Synopses & Reviews
is the story of Edison Steelhead, a boy who at birth takes his mother's life and his father's deformed face. Secreted away by his father to be raised in a remote island lighthouse, Edison relates to his surroundings in the only way he knows how by capturing them in his sketchbook. Able to find beauty in even the most grotesque of things, Edison embraces his own unsettling appearance and sets out to confront the rest of the world. Waiting for him on its alien shores are the sights and experiences that will give shape to both his future and his past.
Written and illustrated by acclaimed artist Renée French, The Ticking is a compelling work of graphic literature, a reminder that before we can appreciate the beauty around us, we must first find it within ourselves. A gorgeous 216-page hardcover graphic novel, designed by Jordan Crane.
"French's work always splits the difference between cuteness and revulsion, and her new graphic novel is both the sweetest and the most stomach-churning thing she's ever drawn. Budding artist Edison Steelhead is a grotesquely deformed boy his eyes are on opposite sides of his head whose mother died in childbirth. His father wants Edison to get radical plastic surgery. After Edison refuses, his father brings home a 'new sister' for him, Patrice, who's a bug-eating chimpanzee in a baby-doll dress. Then things get really weird. Edison heads off to seek his fortune in the city, his father continues to try to get him to hide or change his face, and the book's point becomes less and less its plot and more French's astonishing artwork just a small, wobbly-bordered panel or two on each page, rendered in feather-soft pencil textures. Edison's bildungsroman involves a bunch of exquisitely rendered symbolic motifs: flies, fishing lures, tweezers, dismal hotel wallpaper and some gruesomely sexual-looking geoducks. Miraculously, French keeps The Ticking's tone deadpan and charming, with laconic captions and long silent sequences even the grossest moments are played for nervous giggles. She's an inimitable and masterful stylist, a kind of Edward Gorey who draws out the whimsical side of body-horror." Publishers Weekly (Starred Review) (Copyright Reed Business Information, Inc.)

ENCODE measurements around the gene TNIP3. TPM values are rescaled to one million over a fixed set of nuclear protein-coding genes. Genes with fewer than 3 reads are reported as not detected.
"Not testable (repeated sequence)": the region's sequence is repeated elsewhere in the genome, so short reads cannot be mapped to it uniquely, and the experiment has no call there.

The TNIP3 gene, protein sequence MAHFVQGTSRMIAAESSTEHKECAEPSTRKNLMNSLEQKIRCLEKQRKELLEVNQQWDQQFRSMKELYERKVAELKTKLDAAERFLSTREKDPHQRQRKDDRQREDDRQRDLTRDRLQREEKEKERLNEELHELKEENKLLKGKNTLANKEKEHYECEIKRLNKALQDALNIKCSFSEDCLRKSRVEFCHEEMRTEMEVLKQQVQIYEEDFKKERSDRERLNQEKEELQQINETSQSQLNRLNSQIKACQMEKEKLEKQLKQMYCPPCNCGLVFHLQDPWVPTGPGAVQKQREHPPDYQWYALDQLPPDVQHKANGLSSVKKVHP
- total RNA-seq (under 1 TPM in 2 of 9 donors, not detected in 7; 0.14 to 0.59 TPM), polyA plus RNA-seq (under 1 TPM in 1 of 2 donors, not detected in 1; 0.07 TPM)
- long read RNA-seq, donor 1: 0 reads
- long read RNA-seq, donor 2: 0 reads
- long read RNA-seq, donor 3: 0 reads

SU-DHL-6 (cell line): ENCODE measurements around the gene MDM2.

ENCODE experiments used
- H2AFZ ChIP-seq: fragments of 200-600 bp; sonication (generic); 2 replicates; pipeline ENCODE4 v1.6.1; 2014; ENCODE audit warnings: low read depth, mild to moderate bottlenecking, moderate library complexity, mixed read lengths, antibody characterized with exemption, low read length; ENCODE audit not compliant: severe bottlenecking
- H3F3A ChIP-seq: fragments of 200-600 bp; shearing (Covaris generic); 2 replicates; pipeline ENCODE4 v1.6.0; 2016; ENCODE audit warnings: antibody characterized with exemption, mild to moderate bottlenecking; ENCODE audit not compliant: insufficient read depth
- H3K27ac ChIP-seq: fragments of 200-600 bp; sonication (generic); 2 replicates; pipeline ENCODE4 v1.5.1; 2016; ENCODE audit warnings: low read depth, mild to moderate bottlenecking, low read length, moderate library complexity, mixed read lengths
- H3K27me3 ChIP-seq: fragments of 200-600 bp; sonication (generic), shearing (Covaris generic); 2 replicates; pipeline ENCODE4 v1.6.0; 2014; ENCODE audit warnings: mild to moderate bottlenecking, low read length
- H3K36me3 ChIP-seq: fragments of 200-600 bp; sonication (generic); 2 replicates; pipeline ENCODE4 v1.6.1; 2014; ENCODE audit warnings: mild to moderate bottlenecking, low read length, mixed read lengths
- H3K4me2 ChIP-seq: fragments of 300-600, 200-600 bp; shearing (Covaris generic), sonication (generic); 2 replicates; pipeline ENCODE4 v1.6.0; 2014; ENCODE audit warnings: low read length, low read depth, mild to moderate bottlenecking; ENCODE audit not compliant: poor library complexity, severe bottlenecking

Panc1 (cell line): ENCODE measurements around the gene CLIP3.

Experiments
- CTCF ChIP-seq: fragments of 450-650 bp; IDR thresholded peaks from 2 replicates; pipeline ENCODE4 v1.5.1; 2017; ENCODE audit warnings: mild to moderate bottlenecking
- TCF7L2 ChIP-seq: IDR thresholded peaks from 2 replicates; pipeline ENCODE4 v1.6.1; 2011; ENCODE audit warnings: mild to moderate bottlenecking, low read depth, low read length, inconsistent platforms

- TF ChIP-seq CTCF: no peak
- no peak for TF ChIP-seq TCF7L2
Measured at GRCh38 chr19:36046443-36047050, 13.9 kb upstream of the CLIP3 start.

"A gem that means more with every reading." Booklist
"The Ticking is a journey to a place we've never seen or imagined, yet which somehow and inexplicably we know intimately. To be so deeply moved in so many directions at once is a rare gift Renee French gives us, and it is nothing short of astonishing." Paul Provenza, director of The Aristocrats
"Renée French is that rare gift among artists one whose work finds its way into the most guarded corners of our psyches and allows us to revel in all that is awkward, embarrassing, or sticky about being alive." Myla Goldberg, Author of Bee Season
Did your parents always want you to be or date the quarterback on the football team but you just weren't pretty enough? Do you feel that nobody can see past your deformities long enough to appreciate the real you? Read The Ticking. The story of a strange looking boy and his journey to manhood.
About the Author
Renée French has been making comics since the early '90s. Just about all of her comics published previous to The Soap Lady have been collected in Marbles in My Underpants: The Renée French Collection, from Oni Press. Her weekly strip "The Taint" can be seen at http://www.nypress.com. Some of her short works can be found in Rosetta, The Ganzfeld #2 and #3, Kramer's Ergot, and Top Shelf Asks the Big Questions. She lives in the bay area with her husband Rob and a hermit crab.